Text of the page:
1. This method is interesting, I like the aesthetics of such commonplace books. However, in terms of functionality, it is nearly fully replaced with the Antinet Zettelkasten method. Perhaps I could use some of this to improve my journals though? In addition, this does inspire me to create progressive summarization pages of my ideas and concepts, contained in Sage Scientia, in Notion or Obsidian.

      A method such as this, or Zettelkasten, can help create theoretical expertship... It might not be the MOST EFFICIENT, but it is highly effective.

    1. Upton Sinclair ran for Governor of California in the 1930s, and the coverage he received from newspapers was unsympathetic. Yet, in 1934 some California papers published installments from his forthcoming book about the ill-fated campaign titled “I, Candidate for Governor, and How I Got Licked”. Emphasis added to excerpts by QI:[1] 1934 December 11, Oakland Tribune, I, Candidate for Governor and How I Got Licked by Upton Sinclair, Quote Page 19, Column 3, Oakland, California. (Newspapers_com) I used to say to our audiences: “It is difficult to get a man to understand something, when his salary depends upon his not understanding it!”

      via https://quoteinvestigator.com/2017/11/30/salary/

      Some underlying tension for the question of identity/misinformation and personal politics vis-a-vis work and one's identity generated via work.

    1. A Fred-box could be very useful. This contains cards with useful snippets of thought, very small usually, that don't need a particular ordering or connection of thought but are worth it to be reminded of every now and then, a shuffle if it were.

      If need be used in connective thought as well, the content could be copied over into an Antinet entry as well.

  4. Jul 2023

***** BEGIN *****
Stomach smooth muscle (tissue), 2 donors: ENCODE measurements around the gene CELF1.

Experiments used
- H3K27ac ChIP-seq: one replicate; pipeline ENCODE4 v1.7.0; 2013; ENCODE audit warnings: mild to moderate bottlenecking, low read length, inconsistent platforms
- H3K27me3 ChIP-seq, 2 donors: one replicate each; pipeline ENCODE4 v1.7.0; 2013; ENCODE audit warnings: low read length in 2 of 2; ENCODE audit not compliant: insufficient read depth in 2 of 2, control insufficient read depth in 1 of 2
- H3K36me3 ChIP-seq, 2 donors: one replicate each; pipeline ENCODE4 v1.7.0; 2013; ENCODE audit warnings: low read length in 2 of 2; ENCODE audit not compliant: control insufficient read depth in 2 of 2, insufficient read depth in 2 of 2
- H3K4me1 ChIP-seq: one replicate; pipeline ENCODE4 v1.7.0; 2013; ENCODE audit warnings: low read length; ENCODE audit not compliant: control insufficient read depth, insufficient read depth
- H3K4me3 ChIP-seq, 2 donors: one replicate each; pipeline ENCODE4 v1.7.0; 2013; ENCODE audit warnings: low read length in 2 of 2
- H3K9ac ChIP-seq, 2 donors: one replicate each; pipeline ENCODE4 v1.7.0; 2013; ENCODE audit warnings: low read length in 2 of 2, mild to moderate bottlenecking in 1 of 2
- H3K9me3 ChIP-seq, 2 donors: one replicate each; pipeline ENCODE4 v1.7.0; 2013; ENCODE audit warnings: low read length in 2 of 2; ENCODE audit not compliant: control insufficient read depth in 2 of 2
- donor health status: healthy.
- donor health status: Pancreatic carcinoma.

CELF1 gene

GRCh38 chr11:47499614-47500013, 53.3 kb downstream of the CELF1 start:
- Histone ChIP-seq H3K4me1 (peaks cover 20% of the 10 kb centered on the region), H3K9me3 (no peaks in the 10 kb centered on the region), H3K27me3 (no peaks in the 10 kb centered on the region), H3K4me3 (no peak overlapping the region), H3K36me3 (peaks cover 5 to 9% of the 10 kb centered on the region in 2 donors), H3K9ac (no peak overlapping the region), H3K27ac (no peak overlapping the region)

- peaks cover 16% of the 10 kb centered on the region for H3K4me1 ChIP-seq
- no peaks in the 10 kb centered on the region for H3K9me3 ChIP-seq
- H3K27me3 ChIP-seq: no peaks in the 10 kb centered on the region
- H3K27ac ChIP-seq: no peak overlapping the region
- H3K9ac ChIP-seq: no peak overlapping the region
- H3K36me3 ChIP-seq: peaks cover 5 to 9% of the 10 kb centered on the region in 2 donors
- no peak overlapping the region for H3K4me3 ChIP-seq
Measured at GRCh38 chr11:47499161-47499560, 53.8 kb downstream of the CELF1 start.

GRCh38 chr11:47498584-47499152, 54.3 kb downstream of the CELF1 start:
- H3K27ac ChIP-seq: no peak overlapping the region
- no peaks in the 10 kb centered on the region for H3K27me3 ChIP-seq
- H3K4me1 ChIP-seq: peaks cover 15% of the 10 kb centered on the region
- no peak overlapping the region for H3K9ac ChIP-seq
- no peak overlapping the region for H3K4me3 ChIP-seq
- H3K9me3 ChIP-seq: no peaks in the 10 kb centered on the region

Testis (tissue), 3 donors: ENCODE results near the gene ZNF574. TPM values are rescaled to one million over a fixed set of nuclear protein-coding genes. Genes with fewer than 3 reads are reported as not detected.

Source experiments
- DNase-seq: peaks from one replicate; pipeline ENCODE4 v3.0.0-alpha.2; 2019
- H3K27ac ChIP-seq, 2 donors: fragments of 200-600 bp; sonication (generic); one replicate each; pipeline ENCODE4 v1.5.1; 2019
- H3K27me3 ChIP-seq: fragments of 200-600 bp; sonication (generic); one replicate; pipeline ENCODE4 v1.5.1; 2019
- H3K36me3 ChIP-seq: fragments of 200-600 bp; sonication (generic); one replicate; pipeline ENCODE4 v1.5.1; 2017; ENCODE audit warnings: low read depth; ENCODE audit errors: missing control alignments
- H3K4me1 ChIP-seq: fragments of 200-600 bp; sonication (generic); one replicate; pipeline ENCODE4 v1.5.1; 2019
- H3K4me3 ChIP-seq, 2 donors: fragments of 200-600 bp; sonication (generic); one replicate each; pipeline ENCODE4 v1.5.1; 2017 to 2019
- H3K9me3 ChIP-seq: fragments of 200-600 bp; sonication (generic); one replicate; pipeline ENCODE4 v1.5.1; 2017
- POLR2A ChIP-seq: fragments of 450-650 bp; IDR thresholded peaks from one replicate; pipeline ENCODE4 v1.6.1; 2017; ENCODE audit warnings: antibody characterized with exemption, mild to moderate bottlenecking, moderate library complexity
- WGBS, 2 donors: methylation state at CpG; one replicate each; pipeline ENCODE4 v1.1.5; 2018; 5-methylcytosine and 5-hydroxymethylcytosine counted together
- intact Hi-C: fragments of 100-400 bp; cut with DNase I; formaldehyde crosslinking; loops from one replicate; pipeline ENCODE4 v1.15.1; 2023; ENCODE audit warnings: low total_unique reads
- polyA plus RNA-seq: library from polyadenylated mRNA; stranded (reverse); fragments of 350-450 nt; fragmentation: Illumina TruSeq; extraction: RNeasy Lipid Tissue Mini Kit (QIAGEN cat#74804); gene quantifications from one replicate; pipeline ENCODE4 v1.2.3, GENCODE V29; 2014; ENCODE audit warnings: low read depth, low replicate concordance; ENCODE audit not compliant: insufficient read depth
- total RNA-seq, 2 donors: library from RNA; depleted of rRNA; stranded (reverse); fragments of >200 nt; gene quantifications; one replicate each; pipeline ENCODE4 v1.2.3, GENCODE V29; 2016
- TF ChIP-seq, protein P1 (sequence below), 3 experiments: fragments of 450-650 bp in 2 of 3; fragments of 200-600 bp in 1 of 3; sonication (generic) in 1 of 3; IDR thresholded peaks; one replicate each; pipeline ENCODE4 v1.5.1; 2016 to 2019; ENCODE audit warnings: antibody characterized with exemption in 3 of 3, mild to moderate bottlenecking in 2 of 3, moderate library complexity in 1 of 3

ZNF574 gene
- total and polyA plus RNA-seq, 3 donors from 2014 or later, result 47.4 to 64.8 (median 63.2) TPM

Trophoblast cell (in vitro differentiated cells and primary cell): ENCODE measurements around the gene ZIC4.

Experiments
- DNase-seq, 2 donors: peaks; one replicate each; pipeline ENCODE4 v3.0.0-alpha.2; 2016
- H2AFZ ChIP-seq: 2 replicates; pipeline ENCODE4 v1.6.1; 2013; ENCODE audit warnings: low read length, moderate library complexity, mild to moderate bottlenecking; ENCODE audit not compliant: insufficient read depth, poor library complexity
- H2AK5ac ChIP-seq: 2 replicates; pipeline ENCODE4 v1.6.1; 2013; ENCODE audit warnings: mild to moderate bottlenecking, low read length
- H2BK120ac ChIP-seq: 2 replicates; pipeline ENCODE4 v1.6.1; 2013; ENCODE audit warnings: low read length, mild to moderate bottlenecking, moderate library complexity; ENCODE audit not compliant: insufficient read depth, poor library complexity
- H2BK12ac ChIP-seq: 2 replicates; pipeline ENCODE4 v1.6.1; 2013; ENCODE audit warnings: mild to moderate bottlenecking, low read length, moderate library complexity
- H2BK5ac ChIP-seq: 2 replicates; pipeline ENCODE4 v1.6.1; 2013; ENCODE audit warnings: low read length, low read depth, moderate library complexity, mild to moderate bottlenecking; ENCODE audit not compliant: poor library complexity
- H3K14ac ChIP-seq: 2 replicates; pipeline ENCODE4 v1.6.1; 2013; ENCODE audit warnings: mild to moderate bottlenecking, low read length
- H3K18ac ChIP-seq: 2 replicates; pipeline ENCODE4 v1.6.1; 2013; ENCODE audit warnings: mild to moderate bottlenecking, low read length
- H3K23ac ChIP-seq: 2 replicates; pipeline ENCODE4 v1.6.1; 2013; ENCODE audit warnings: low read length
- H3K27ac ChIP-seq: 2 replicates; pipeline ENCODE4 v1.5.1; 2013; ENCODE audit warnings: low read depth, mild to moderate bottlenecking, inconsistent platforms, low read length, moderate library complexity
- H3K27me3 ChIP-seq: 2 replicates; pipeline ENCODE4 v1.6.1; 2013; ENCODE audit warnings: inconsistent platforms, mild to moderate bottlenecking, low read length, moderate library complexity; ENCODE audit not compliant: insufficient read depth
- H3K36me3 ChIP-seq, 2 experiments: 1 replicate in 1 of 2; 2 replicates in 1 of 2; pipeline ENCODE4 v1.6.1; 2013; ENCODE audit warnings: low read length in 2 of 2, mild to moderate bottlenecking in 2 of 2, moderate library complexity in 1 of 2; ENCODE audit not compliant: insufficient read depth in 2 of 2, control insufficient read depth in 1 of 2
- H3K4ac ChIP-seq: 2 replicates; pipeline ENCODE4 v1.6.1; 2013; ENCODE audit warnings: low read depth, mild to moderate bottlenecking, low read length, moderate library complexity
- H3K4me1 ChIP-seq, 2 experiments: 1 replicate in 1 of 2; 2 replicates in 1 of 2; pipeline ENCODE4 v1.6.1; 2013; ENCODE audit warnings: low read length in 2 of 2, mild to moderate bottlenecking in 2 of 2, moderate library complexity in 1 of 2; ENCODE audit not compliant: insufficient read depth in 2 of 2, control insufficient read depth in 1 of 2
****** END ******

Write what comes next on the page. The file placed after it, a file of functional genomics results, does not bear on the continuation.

1. staff are more open to returning to the office if it is out of choice, rather than forced
    2. Unispace finds that nearly half (42%) of companies that mandated office returns witnessed a higher level of employee attrition than they had anticipated. And almost a third (29%) of companies enforcing office returns are struggling with recruitment. Imagine that — nearly half!
    1. You can tell people just like I have you to focus their attention, choose a target. Imagine there's a spotlight shining just on it. Don't pay much attention to what's in your periphery almost as if you have like blinders on, right? So don't pay attention to those distractors. People can do that. We have them talk to us about like, well, what is it that you're focused on? What's catching your attention right now? Those are easy instructions to understand and it's easy to make your eyes do it. What's important though is that that's not what their eyes do naturally. When they're walking or when they're running, people do take a sort of wider perspective. They broaden their scope of attention relative to what these instructions are having them do. And when we taught people that narrowed style of attention, what we found is that they moved 23% faster in this course that we had set up. From the start line to the finish line, it was always exactly the same distance. And we were using our stop watches to see how fast did they move. They moved 23% faster and they said it hurt 17% less. Right? So exactly the same actual experience, but subjectively it was easier and they performed better. They increase the efficiency of this particular exercise.

      (24:58) In order to perform significantly better, you need to FOCUS your attention on a single thing only. Multitasking won't work, and thinking about different things at once also doesn't work. Set up your environment to foster this insane level of focus.